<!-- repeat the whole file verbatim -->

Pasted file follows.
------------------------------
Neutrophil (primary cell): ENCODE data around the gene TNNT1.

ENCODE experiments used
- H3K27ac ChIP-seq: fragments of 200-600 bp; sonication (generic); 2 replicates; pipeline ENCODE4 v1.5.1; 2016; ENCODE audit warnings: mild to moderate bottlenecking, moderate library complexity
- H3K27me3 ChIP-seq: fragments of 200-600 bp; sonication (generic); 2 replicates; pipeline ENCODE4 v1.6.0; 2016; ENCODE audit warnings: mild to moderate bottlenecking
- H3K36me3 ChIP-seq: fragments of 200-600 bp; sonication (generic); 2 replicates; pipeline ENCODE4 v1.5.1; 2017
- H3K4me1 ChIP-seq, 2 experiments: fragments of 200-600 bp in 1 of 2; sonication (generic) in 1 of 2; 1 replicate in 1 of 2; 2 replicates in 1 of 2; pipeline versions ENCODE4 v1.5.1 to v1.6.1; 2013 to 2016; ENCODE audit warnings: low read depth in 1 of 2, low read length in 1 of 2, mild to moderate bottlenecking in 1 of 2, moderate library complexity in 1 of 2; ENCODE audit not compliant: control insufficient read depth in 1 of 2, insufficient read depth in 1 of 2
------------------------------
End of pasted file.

Neutrophil (primary cell): ENCODE data around the gene TNNT1.

ENCODE experiments used
- H3K27ac ChIP-seq: fragments of 200-600 bp; sonication (generic); 2 replicates; pipeline ENCODE4 v1.5.1; 2016; ENCODE audit warnings: mild to moderate bottlenecking, moderate library complexity
- H3K27me3 ChIP-seq: fragments of 200-600 bp; sonication (generic); 2 replicates; pipeline ENCODE4 v1.6.0; 2016; ENCODE audit warnings: mild to moderate bottlenecking
- H3K36me3 ChIP-seq: fragments of 200-600 bp; sonication (generic); 2 replicates; pipeline ENCODE4 v1.5.1; 2017
- H3K4me1 ChIP-seq, 2 experiments: fragments of 200-600 bp in 1 of 2; sonication (generic) in 1 of 2; 1 replicate in 1 of 2; 2 replicates in 1 of 2; pipeline versions ENCODE4 v1.5.1 to v1.6.1; 2013 to 2016; ENCODE audit warnings: low read depth in 1 of 2, low read length in 1 of 2, mild to moderate bottlenecking in 1 of 2, moderate library complexity in 1 of 2; ENCODE audit not compliant: control insufficient read depth in 1 of 2, insufficient read depth in 1 of 2